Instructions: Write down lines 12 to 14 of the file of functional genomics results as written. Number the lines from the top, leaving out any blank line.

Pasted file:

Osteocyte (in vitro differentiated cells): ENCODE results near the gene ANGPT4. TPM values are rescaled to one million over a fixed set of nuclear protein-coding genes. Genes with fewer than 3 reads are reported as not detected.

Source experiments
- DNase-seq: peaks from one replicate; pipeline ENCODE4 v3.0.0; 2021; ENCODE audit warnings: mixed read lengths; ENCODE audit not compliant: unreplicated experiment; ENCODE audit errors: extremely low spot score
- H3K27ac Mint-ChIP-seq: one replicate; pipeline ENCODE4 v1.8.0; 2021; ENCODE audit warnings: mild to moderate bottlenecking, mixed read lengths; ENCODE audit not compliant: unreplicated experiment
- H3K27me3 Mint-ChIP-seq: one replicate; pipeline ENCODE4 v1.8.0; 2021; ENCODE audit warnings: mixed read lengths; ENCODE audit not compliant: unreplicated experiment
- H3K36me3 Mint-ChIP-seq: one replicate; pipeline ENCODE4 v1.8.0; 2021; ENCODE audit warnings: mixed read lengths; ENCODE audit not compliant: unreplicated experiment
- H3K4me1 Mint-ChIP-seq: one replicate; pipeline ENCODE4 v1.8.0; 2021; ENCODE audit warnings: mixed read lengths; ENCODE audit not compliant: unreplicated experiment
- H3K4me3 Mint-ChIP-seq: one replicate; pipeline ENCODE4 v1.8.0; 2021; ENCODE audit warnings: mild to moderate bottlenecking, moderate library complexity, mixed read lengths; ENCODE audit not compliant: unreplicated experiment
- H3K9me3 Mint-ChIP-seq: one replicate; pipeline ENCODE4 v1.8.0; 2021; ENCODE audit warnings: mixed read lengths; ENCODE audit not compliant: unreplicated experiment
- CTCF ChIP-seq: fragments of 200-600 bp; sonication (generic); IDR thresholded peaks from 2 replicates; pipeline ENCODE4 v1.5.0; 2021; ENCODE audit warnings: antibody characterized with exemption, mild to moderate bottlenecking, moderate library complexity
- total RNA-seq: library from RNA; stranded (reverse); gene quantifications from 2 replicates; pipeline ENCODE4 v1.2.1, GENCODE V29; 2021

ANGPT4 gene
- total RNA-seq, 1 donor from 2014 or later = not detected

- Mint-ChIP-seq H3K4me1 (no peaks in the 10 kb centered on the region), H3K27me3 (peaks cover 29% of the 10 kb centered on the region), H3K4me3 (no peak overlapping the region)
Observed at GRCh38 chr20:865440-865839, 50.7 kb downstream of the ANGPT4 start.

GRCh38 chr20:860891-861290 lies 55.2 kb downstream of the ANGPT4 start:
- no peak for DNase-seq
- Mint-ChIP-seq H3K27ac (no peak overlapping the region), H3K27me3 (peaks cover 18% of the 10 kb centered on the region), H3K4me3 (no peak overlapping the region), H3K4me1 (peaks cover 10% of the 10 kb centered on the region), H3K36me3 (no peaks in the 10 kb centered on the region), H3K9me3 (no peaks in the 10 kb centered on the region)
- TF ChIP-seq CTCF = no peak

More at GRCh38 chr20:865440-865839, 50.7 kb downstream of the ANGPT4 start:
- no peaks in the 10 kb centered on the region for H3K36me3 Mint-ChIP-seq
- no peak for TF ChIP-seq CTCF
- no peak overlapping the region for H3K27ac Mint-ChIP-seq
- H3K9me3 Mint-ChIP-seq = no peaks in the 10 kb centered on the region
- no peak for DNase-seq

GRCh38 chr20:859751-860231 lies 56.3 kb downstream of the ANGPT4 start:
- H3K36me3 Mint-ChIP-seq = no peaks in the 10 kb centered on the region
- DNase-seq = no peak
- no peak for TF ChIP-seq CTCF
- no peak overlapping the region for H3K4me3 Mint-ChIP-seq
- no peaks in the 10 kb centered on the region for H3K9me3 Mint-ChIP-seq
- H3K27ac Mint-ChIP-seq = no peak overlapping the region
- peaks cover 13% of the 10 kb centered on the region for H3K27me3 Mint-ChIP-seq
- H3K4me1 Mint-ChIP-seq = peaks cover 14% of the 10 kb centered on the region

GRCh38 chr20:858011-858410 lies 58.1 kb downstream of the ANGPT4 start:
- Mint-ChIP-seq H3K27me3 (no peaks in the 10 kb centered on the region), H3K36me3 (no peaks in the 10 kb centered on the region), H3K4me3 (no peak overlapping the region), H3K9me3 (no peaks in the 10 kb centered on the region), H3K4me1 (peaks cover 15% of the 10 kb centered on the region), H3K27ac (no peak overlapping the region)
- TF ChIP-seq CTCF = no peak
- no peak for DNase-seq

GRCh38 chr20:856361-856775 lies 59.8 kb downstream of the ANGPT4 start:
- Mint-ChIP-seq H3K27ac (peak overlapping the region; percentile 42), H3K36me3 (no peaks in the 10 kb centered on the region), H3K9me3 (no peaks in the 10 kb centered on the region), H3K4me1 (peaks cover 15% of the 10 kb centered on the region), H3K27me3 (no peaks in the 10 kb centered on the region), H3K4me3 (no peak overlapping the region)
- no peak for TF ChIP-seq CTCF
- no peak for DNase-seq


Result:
ANGPT4 gene
- total RNA-seq, 1 donor from 2014 or later = not detected

- Mint-ChIP-seq H3K4me1 (no peaks in the 10 kb centered on the region), H3K27me3 (peaks cover 29% of the 10 kb centered on the region), H3K4me3 (no peak overlapping the region)